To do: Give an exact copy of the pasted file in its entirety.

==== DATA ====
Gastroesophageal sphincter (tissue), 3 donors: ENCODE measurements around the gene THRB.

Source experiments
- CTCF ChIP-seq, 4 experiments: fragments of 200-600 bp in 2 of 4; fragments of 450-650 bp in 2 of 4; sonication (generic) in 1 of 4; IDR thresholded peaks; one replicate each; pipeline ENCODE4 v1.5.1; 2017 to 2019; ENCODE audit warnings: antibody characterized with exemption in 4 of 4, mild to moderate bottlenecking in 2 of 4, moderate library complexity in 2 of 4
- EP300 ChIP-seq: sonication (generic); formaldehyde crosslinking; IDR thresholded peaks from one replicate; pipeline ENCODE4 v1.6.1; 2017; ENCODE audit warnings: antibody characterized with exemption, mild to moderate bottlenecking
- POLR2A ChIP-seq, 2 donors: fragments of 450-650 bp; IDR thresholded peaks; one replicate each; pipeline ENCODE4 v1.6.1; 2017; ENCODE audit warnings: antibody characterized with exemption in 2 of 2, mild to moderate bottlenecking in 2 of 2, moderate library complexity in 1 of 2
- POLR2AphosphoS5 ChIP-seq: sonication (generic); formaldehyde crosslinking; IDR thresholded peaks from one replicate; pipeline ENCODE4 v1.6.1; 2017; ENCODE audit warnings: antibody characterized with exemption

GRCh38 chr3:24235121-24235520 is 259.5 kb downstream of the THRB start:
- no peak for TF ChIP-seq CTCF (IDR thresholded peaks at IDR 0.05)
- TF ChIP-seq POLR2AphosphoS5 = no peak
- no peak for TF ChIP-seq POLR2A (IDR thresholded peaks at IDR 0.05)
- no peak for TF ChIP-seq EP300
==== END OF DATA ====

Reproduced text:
Gastroesophageal sphincter (tissue), 3 donors: ENCODE measurements around the gene THRB.

Source experiments
- CTCF ChIP-seq, 4 experiments: fragments of 200-600 bp in 2 of 4; fragments of 450-650 bp in 2 of 4; sonication (generic) in 1 of 4; IDR thresholded peaks; one replicate each; pipeline ENCODE4 v1.5.1; 2017 to 2019; ENCODE audit warnings: antibody characterized with exemption in 4 of 4, mild to moderate bottlenecking in 2 of 4, moderate library complexity in 2 of 4
- EP300 ChIP-seq: sonication (generic); formaldehyde crosslinking; IDR thresholded peaks from one replicate; pipeline ENCODE4 v1.6.1; 2017; ENCODE audit warnings: antibody characterized with exemption, mild to moderate bottlenecking
- POLR2A ChIP-seq, 2 donors: fragments of 450-650 bp; IDR thresholded peaks; one replicate each; pipeline ENCODE4 v1.6.1; 2017; ENCODE audit warnings: antibody characterized with exemption in 2 of 2, mild to moderate bottlenecking in 2 of 2, moderate library complexity in 1 of 2
- POLR2AphosphoS5 ChIP-seq: sonication (generic); formaldehyde crosslinking; IDR thresholded peaks from one replicate; pipeline ENCODE4 v1.6.1; 2017; ENCODE audit warnings: antibody characterized with exemption

GRCh38 chr3:24235121-24235520 is 259.5 kb downstream of the THRB start:
- no peak for TF ChIP-seq CTCF (IDR thresholded peaks at IDR 0.05)
- TF ChIP-seq POLR2AphosphoS5 = no peak
- no peak for TF ChIP-seq POLR2A (IDR thresholded peaks at IDR 0.05)
- no peak for TF ChIP-seq EP300